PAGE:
Metabolic programming of mesenchymal stromal cells by oxygen tension directs chondrogenic cell fate

Jeroen Leijten, Nicole Georgi, Liliana Moreira Teixeira, Clemens A. van Blitterswijk, Janine N. Post, Marcel Karperien*

*Corresponding author for this work

Research output: Contribution to journalArticleAcademicpeer-review

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Actively steering the chondrogenic differentiation of mesenchymal stromal cells (MSCs) into either permanent cartilage or hypertrophic cartilage destined to be replaced by bone has not yet been possible. During limb development, the developing long bone is exposed to a concentration gradient of oxygen, with lower oxygen tension in the region destined to become articular cartilage and higher oxygen tension in transient hypertrophic cartilage. Here, we prove that metabolic programming of MSCs by oxygen tension directs chondrogenesis into either permanent or transient hyaline cartilage. Human MSCs chondrogenically differentiated in vitro under hypoxia (2.5% O2) produced more hyaline cartilage, which expressed typical articular cartilage biomarkers, including established inhibitors of hypertrophic differentiation. In contrast, normoxia (21% O2) prevented the expression of these inhibitors and was associated with increased hypertrophic differentiation. Interestingly, gene network analysis revealed that oxygen tension resulted in metabolic programming of the MSCs directing chondrogenesis into articular- or epiphyseal cartilage-like tissue. This differentiation program resembled the embryological development of these distinct types of hyaline cartilage. Remarkably, the distinct cartilage phenotypes were preserved upon implantation in mice. Hypoxia-preconditioned implants remained cartilaginous, whereas normoxia-preconditioned implants readily underwent calcification, vascular invasion, and subsequent endochondral ossification. In conclusion, metabolic programming of MSCs by oxygen tension provides a simple yet effective mechanism by which to direct the chondrogenic differentiation program into either permanent articular-like cartilage or hypertrophic cartilage that is destined to become endochondral bone.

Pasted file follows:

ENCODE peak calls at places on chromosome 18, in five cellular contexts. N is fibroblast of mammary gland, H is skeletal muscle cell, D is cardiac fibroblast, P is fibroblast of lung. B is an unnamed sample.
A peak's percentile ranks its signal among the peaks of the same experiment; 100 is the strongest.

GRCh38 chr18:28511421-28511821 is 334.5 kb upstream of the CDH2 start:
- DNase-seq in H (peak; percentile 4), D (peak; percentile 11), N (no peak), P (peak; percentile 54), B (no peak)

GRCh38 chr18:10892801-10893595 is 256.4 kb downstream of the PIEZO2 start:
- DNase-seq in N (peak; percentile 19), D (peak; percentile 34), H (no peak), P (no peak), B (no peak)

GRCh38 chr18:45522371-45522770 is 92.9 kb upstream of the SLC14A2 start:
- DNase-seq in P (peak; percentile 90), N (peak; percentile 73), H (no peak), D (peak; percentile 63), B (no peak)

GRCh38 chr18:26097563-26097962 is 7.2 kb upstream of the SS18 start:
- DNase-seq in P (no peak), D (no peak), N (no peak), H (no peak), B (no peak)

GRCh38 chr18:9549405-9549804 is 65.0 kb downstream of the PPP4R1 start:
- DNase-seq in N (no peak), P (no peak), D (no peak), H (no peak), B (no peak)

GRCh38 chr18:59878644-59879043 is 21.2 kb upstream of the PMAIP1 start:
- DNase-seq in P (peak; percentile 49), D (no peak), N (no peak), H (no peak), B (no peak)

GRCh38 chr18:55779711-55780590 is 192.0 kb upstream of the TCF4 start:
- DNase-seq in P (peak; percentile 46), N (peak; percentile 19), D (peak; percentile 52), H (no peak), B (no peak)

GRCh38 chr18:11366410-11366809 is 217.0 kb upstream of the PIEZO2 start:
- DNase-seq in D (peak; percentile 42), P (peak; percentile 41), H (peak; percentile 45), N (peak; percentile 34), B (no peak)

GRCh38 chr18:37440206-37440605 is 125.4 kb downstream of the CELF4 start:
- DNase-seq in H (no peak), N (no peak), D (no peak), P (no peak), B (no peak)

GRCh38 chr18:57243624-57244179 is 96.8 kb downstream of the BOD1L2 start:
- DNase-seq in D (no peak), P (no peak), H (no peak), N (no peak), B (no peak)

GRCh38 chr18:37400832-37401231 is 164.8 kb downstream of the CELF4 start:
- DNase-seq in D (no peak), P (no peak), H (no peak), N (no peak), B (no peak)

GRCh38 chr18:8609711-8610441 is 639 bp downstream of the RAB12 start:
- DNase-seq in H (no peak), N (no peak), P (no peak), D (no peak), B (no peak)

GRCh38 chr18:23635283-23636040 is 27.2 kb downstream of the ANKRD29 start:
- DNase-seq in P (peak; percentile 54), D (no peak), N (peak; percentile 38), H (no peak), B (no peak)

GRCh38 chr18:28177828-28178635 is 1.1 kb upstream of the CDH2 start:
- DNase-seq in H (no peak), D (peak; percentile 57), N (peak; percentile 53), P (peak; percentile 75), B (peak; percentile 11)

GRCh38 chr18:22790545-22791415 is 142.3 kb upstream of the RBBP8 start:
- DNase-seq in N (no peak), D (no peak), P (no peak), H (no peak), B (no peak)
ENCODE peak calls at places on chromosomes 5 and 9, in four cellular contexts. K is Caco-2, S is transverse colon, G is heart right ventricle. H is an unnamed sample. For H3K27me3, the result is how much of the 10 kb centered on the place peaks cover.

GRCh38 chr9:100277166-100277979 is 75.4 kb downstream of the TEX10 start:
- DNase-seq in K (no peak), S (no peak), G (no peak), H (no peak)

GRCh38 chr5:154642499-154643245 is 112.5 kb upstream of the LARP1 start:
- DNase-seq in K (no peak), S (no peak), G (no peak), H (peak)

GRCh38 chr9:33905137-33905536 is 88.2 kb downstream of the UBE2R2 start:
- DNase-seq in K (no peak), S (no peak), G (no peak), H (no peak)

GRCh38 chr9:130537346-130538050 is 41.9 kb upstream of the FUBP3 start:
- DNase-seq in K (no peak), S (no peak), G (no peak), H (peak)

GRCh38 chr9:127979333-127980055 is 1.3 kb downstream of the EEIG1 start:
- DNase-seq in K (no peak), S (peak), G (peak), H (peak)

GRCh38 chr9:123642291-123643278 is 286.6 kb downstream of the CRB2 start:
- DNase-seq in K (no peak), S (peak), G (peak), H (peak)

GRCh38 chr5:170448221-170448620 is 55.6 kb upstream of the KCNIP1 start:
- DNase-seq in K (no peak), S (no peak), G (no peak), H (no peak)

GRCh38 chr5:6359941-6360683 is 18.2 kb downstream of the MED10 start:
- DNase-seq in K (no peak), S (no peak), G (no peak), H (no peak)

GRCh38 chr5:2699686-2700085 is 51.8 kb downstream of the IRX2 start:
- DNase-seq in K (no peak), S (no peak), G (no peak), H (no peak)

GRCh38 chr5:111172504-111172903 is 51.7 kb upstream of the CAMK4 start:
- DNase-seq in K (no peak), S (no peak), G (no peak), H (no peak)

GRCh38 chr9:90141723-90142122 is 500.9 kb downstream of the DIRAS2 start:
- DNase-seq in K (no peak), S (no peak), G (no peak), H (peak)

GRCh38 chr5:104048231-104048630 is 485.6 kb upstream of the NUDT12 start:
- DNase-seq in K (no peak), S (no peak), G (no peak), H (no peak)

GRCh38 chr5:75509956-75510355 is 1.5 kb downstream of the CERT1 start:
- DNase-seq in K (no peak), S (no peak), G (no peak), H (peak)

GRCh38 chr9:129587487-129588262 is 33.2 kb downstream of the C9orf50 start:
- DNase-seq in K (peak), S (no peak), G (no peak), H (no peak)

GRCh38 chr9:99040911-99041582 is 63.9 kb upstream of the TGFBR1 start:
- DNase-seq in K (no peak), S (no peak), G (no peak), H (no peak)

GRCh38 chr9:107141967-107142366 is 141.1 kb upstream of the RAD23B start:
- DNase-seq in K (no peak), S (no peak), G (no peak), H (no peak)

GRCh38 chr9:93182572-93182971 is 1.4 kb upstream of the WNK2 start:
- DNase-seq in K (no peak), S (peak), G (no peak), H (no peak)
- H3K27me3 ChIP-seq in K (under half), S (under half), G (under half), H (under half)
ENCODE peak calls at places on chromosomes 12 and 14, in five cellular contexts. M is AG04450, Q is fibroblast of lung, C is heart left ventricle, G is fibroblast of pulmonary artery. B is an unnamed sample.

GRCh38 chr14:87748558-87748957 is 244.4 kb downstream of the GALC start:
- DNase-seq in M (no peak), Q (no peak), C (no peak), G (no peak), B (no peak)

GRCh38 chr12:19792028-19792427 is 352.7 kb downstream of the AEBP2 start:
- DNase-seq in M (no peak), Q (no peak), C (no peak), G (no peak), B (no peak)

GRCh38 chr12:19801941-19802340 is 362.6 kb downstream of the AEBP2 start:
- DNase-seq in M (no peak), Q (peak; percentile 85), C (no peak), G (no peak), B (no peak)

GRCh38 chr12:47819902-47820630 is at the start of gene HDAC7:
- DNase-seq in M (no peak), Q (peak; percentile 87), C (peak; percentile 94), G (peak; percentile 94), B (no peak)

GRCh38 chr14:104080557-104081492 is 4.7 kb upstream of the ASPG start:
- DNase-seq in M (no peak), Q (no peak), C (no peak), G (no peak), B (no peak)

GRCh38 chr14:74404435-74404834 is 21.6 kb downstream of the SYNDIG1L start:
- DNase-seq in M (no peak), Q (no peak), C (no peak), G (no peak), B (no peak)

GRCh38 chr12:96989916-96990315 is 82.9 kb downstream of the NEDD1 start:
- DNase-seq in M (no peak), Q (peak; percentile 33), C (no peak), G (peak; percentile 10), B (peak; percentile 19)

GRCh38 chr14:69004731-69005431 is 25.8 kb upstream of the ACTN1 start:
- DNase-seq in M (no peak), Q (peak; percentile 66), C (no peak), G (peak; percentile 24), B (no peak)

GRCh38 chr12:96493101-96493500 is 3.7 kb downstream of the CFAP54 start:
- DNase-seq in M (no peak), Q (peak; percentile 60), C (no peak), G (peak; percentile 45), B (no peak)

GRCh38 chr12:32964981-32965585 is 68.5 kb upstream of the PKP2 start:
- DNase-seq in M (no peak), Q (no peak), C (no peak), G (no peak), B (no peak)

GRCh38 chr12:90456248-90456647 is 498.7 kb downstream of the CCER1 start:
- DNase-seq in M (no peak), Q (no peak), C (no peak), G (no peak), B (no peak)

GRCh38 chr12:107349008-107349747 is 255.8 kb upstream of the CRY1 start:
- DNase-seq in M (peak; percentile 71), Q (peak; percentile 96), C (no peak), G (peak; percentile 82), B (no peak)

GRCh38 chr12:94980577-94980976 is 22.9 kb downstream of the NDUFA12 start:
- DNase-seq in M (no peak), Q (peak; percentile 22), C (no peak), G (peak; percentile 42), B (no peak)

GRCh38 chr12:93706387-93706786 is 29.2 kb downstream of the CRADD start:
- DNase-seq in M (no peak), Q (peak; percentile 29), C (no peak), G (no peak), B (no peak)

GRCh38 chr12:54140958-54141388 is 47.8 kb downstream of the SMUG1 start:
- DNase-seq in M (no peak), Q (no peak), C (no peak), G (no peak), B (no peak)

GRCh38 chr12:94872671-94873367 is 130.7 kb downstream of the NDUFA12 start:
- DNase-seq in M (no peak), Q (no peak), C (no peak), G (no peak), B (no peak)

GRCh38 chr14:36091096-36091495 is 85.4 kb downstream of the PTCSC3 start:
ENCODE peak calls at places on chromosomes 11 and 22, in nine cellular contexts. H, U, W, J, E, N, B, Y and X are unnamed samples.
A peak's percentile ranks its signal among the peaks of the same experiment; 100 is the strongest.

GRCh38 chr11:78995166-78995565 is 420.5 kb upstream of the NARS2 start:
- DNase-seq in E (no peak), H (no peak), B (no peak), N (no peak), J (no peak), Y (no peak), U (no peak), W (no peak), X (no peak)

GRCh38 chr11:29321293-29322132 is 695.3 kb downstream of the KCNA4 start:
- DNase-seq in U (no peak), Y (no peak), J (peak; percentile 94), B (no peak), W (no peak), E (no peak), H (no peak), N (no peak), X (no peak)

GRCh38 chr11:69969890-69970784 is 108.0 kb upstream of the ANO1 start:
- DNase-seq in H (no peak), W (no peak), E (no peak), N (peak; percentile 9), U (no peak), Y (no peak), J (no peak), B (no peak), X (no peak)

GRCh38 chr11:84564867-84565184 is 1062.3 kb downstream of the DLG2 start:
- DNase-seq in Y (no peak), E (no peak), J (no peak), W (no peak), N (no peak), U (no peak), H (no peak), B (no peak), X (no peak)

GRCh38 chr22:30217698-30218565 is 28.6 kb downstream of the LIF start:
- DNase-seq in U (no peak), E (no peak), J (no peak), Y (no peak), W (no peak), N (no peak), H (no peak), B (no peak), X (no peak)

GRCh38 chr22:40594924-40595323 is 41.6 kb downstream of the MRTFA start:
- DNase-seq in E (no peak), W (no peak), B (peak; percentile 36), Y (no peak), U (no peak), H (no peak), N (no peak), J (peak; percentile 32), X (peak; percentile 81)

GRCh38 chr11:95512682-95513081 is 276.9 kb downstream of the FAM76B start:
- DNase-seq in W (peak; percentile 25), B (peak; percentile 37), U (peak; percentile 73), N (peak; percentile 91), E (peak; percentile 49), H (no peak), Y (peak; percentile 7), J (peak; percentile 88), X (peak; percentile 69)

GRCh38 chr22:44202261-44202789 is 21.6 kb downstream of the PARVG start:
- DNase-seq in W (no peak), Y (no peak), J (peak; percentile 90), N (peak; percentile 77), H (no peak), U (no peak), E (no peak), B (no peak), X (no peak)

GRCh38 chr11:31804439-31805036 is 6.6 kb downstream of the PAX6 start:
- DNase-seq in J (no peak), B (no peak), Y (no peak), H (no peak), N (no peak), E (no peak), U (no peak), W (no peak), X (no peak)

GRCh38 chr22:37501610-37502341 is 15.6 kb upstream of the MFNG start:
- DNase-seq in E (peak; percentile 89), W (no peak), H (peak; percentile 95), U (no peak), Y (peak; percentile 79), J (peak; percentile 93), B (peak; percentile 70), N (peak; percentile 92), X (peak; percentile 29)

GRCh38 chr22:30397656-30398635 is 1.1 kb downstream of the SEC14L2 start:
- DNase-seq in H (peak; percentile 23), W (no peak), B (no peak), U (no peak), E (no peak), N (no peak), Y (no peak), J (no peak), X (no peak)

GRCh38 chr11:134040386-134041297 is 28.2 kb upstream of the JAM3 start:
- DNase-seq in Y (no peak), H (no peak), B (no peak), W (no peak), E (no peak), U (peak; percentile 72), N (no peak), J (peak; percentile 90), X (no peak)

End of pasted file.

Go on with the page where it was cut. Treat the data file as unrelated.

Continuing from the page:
Original languageEnglish
Pages (from-to)13954-13959
JournalProceedings of the National Academy of Sciences of the United States of America
Issue number38
Publication statusPublished - 23 Sept 2014


  • tissue engineering
  • chondral defects
  • skeletogenesis
  • cell therapy
  • regenerative medicine

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